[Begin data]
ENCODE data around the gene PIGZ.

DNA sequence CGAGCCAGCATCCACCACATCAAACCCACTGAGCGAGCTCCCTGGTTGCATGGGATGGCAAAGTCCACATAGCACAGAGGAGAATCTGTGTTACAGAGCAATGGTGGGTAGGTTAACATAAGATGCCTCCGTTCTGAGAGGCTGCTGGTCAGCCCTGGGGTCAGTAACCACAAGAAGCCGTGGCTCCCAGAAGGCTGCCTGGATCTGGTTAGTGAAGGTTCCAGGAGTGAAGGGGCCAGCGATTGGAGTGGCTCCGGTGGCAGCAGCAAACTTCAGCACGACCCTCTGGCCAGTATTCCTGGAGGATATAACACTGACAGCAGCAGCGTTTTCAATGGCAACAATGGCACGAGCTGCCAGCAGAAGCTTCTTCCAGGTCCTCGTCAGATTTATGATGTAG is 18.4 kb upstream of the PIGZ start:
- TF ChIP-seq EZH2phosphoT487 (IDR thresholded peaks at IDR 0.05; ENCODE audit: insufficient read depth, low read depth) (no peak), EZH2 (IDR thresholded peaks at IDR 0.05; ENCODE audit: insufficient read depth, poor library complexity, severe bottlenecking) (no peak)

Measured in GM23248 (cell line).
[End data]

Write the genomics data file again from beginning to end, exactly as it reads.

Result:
ENCODE data around the gene PIGZ.

DNA sequence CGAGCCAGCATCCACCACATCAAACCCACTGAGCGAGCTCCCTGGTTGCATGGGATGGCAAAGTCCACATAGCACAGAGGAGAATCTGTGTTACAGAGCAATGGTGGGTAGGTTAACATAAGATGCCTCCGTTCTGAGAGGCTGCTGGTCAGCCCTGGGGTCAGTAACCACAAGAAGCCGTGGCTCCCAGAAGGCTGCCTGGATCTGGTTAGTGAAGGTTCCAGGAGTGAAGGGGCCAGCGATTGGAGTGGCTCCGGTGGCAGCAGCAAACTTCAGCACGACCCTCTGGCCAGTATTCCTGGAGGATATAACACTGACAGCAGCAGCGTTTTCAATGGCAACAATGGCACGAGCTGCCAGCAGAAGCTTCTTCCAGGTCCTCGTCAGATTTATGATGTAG is 18.4 kb upstream of the PIGZ start:
- TF ChIP-seq EZH2phosphoT487 (IDR thresholded peaks at IDR 0.05; ENCODE audit: insufficient read depth, low read depth) (no peak), EZH2 (IDR thresholded peaks at IDR 0.05; ENCODE audit: insufficient read depth, poor library complexity, severe bottlenecking) (no peak)

Measured in GM23248 (cell line).